The middle section of South Ridge Trail (between May Valley Road and the top of South Ridge Road) has several trees down which are significant obstructions (resurveyed 29th September). Those are expected to be cut in October.
Spitler Peak Trail remains in its most hiker-friendly condition since the July 2013 Mountain Fire. Forty downed trees, most from an ice storm in late December 2021, plus dozens of additional trunks and branches in the trail, were removed by the Trail Report from this trail in early 2022. Several small trees, including three actually across the trail, came down during Tropical Storm Kay (surveyed 16th September) but all are in the lower half of the trail and are easily negotiated.
On Fuller Ridge Trail there are five major treefall hazards obstructing the trail in the 1.5 mile section nearest to the campground (PCT Miles 189-190.5). Although most of the downed trees reported this summer were cleared in July, at least four more major trees came down in Tropical Storm Kay.
The Caramba Trail from near Reeds Meadow through Laws Camp and on to Caramba, and the Cedar Trail from Willow Creek Trail to Laws, are described by the Forest Service as “not maintained”. This is frankly grossly misleading and in reality both trails no longer exist and are so completely overgrown I strongly advise hikers do not attempt to follow them. An informal use trail to Laws is much more direct and avoids all of the very challenging bushwhacking of the former trails (local hikers Charles Phelan and Mark Gumprecht kindly nicknamed it the “King Trail” when I established the route in 2019). It leaves the Willow Creek Trail exactly 1.0 mile from Saddle Junction (0.46 mile from the Skunk Cabbage turning), descending largely on established deer trails for 1.2 miles, meeting Willow Creek just upstream from the old Laws Camp. From Laws east to Caramba the route of the original Caramba Trail has been well-cairned by myself and others and can largely be followed with very careful route-finding. My 2022 survey counted 97 trees down on this 2.1 miles of trail. It is especially obscure 0.1-0.3 mile east of the Willow Creek crossing, becoming more obvious near Caramba. Very cautious navigation is advised throughout the area.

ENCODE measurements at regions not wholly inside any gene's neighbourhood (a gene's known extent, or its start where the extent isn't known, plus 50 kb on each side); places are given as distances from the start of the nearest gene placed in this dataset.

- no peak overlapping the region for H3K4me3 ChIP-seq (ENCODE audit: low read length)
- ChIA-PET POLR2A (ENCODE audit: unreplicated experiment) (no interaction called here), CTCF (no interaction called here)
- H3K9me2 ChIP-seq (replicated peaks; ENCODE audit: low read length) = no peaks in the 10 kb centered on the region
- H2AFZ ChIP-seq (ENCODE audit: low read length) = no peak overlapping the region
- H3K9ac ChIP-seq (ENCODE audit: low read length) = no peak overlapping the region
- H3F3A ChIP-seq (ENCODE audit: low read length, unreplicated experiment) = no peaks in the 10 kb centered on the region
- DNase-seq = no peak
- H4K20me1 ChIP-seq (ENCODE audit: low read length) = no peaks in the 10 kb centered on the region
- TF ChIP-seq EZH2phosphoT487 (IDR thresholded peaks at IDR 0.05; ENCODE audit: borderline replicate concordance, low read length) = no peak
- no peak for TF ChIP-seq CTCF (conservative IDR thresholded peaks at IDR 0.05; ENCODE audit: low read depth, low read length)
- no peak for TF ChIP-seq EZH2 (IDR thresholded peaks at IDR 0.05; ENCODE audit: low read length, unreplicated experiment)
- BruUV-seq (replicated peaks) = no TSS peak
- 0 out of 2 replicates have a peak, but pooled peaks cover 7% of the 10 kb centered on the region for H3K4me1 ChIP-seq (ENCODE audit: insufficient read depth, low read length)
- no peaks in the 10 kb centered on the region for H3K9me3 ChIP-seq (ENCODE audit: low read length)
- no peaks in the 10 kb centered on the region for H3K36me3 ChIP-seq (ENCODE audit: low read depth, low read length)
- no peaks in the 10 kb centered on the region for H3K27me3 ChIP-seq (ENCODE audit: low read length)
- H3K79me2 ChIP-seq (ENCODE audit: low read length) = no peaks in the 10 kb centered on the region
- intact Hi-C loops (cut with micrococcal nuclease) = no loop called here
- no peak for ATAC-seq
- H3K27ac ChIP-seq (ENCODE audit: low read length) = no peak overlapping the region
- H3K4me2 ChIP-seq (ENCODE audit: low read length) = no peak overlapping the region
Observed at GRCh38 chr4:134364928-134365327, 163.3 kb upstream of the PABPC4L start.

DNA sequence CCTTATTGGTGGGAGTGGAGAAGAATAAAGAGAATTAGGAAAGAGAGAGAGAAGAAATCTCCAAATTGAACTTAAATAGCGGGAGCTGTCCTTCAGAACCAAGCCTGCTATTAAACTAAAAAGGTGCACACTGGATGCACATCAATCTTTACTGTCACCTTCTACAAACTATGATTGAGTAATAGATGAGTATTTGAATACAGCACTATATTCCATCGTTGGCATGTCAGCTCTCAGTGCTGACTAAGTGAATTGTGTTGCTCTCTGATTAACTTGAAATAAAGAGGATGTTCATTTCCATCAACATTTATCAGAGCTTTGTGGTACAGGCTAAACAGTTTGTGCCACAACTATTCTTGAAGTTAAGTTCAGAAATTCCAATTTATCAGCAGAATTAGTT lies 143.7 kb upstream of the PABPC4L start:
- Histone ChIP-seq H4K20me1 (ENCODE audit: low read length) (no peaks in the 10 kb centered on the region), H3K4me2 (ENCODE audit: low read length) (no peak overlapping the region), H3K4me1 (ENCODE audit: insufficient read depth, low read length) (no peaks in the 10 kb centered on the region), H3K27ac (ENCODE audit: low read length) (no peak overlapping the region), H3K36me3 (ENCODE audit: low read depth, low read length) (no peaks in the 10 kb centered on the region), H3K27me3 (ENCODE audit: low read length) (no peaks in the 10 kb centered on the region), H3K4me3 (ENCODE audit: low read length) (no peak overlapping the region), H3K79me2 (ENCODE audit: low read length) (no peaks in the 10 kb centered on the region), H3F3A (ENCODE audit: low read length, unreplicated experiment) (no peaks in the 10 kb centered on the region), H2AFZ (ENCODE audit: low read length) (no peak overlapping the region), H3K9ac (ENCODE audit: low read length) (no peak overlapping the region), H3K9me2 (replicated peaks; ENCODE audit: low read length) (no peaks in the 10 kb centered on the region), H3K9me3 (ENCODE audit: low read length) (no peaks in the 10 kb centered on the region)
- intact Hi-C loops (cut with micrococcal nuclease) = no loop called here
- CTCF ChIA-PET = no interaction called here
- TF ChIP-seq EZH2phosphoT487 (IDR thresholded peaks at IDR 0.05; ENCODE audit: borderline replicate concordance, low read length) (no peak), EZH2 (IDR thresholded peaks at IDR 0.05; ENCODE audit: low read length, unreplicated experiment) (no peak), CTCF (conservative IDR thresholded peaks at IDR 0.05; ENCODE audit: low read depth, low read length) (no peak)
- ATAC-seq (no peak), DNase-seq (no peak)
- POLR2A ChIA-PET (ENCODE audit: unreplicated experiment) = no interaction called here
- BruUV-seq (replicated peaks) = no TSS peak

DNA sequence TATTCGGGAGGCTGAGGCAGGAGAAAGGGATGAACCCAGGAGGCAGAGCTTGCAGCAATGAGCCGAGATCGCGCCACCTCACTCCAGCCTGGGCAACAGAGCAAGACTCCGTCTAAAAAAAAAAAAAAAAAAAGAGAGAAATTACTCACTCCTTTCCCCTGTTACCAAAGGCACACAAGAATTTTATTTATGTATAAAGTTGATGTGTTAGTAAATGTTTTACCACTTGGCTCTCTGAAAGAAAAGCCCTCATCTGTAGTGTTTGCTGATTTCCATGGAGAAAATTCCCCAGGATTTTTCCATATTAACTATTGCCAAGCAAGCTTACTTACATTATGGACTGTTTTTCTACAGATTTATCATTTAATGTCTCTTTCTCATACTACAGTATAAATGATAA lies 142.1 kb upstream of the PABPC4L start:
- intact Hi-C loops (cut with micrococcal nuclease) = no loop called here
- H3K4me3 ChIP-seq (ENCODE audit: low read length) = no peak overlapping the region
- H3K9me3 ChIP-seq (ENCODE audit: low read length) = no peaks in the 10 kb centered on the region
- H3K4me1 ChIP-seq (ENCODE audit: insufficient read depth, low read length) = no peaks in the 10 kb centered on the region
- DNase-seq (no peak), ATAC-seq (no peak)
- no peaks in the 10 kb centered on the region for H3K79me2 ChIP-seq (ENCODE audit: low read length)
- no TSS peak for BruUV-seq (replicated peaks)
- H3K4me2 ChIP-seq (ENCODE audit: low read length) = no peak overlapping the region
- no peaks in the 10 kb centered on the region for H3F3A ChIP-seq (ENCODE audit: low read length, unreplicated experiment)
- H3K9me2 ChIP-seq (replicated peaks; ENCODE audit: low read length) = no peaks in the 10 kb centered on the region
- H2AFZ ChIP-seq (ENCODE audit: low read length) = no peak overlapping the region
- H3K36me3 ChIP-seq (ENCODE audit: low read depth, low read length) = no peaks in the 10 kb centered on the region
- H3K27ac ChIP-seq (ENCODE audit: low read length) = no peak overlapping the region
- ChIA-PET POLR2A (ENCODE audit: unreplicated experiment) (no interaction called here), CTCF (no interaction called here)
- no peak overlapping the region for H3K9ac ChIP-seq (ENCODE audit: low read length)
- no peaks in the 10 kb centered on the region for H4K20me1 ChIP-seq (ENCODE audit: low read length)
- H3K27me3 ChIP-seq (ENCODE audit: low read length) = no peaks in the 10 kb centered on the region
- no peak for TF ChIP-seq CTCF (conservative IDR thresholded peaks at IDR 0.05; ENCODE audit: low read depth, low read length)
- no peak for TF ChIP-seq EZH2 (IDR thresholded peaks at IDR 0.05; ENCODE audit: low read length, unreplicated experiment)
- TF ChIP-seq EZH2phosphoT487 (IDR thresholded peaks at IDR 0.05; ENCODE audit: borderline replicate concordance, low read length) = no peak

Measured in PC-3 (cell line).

Seven Pines Trail has had limited hiker traffic since November 2018, largely because Dark Canyon Road was closed almost continuously from February 2019 to July 2022. Dark Canyon Road finally reopened in mid July 2022. The Trail Report has “adopted” Seven Pines Trail as a priority for maintenance work as the trail has had a disproportionate number of lost hiker rescues in the past decade. Between November 2021 and May 2022, 61 downed trees were removed and almost the entire trail thoroughly trimmed and cleared. Remarkably Tropical Storm Kay did not add any new treefall hazards to this trail. Nevertheless Seven Pines remains a genuine wilderness trail unlike the relatively wide, bare, and obvious routes of, for example, Devil’s Slide or Marion Mountain trails. Cautious navigation remains required for those who do not have significant experience of hiking this trail.